The other day I made mention of the EEC. Today, a few observations on the book of Philemon in that series.
First, the introductory material (date, author, occasion, etc.) is intelligently presented and readers are availed a number of hypotheses concerning such matters as provenance, occasion, and authenticity. Nonetheless the volume’s author is willing to say ‘what he thinks’ too (which I for one appreciate). So, for instance-
… we are tentatively inclined to follow the recent trend of interpreters who read the letter to Philemon as concerning a slave who intentionally sought Paul for intercession with his master (i.e., amicus domini) because we think it more likely that Paul wrote Philemon from Ephesus. Although the commentary proper does not assume this decision at every instance, the implications of this decision are explored at various places in the exegesis.
Second, the bibliography is an excellent mix of both older and more recent treatments of Philemon. Here’s a small selection- notice the dates (which I’ve emboldened)-
Bartchy, S. S. ΜΑΛΛΟΝ ΧΡΗΣΑΙ: First-Century Slavery and 1 Corinthians 7.21. SBLDS 11. Missoula, MT: Society of Biblical Literature, 1973.
———. “Philemon, Epistle to.” ABD 5:305–10.
Barth, M., and H. Blanke, The Letter to Philemon: A New Translation with Notes and Commentary. ECC. Cambridge: Eerdmans, 2000.
Baur, F. C. Paul, the Apostle of Jesus Christ: His Life and Work, His Epistles and His Doctrine. London: Williams & Norgate, 1875.
Beale, G. K. “The Old Testament Background of Reconciliation in 2 Corinthians 5–7 and Its Bearing on the Literary Problem of 2 Corinthians 6.14–7.1.” NTS 35 (1989) 550–81.
Beale, G. K., and D. A. Carson (eds.). Commentary on the New Testament Use of the Old Testament. Grand Rapids: Baker, 2007.
Bradley, K. R. Slaves and Masters in the Roman Empire: A Study in Social Control. Oxford: Oxford University Press, 1984.
Brown, R. E. An Introduction to the New Testament. ABRL. London: Doubleday, 1997.
Byron, J. “Paul and Slavery: 200 Years of Scholarship.” In Recent Research on Paul and Slavery. RRBS 3. Sheffield: Sheffield Phoenix Press, 2008. 1–34.
Too many exegetes pretend that if something wasn’t written last month, it isn’t relevant. That, of course, is utter nonsense. Mining useful resources, regardless of their date, is wisdom, not folly.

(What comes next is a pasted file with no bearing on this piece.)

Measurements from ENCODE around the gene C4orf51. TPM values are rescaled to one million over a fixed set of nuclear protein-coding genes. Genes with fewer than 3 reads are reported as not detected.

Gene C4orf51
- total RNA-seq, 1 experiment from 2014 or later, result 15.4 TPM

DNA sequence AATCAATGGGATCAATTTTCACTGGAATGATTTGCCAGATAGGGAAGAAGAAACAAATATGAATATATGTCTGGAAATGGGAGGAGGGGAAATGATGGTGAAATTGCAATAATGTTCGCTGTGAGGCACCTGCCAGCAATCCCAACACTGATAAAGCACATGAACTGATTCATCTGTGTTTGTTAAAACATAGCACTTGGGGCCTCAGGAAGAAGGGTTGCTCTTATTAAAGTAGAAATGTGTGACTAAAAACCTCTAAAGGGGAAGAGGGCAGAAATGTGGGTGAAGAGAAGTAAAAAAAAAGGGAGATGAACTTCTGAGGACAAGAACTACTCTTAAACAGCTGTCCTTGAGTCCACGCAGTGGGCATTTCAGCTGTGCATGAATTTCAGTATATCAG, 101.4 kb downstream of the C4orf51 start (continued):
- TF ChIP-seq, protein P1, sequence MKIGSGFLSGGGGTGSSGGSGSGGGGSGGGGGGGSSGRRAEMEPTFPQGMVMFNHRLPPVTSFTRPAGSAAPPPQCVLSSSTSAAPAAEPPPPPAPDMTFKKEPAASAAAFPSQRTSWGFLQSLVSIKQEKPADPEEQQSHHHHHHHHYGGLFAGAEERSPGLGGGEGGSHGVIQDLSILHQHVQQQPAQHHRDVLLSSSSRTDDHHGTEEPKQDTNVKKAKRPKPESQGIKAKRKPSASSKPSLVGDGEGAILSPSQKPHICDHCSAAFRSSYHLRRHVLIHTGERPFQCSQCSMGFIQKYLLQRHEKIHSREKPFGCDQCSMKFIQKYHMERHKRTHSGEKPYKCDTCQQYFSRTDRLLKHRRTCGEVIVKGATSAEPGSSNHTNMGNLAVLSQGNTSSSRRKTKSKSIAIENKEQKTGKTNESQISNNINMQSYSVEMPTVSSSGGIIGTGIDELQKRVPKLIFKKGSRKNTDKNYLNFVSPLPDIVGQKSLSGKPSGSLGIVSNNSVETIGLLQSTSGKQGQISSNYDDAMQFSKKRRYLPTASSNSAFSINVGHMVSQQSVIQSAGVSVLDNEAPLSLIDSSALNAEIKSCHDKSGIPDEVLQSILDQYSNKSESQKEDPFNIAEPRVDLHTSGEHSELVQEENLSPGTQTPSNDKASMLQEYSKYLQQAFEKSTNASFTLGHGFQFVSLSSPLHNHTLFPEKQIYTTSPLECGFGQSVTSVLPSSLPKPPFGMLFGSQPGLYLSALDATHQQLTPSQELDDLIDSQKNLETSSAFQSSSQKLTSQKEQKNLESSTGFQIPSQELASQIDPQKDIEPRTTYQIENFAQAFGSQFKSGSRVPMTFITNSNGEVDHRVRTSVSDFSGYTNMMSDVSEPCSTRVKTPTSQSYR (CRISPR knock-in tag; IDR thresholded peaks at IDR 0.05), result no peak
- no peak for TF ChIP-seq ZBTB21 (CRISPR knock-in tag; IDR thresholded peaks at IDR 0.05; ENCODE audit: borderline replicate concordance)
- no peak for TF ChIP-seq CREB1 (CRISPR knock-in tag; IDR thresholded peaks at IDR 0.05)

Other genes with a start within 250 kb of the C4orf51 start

Third, and most impressively, is the layout of the commentary proper. Our author gives us:
The Original Text – 4 Εὐχαριστῶ τῷ θεῷ μου πάντοτε μνείαν σου ποιούμενος ἐπὶ τῶν προσευχῶν μου, 5 ἀκούων σου τὴν Aἀγάπην καὶ τὴν πίστινA, ἥν ἔχεις Bπρὸς τὸν κύριον ἸησοῦνB καὶ εἰς πάντας τοὺς ἁγίους, …
Textual Notes – 5 A … A The order of ἀγάπην καὶ τὴν πίστιν varies to πίστιν καὶ τὴν ἀγάπην in certain manuscripts (𝔓61, D, 323, 365, 629, 945, 1739, (1881), pc ar, b, vgmss, syp, Ambst). …
Translation – 4 I thank my God always when I remember you in my prayers, 5 because I hear of your love and faithfulness that you have in association with the Lord Jesus and for all the saints, …
Commentary – 4 Εὐχαριστῶ τῷ θεῷ μου πάντοτε μνείαν σου ποιούμενος ἐπὶ τῶν προσευχῶν μου, “I thank my God always when I remember you in my prayers.” The singular verb εὐχαριστέω (sg.: Rom 1:8; 1 Cor 1:4; Phil 1:3; cf. Eph 1:16; cf. pl.: 1 Thess 1:2; cf. 2 Thess 2:13; Col 1:3) begins Paul’s thanksgiving section. …
Biblical Theology Comments – There are at least two features of “Pauline Thanksgivings” that are intriguing and merit discussion in the context of Philemon. …
Application and Devotional Implications – If anyone warranted the excuse “I am too busy to pray,” perhaps Paul would have been that person. …
It is patently self evident that most academics will have no issue whatsoever with any of these sections, except the last two. And will quibble and find fault, preferring to keep the biblical text enshrined as an artifact of antiquity fit only for curious museum-visitors. But for Evangelicals the task of exegesis isn’t complete until the last two steps are taken. Exegesis without application is equivalent to making a sandwich and then leaving it on the counter until it decays. Hence, well done to both the author and the publisher for taking the required final steps.
If Philemon serves as an example of what is to come in future volumes in this series, it bodes well indeed.
- Evangelicals, Don’t Be Ashamed… A New Commentary Series Called the Evangelical Exegetical Commentary (zwingliusredivivus.wordpress.com)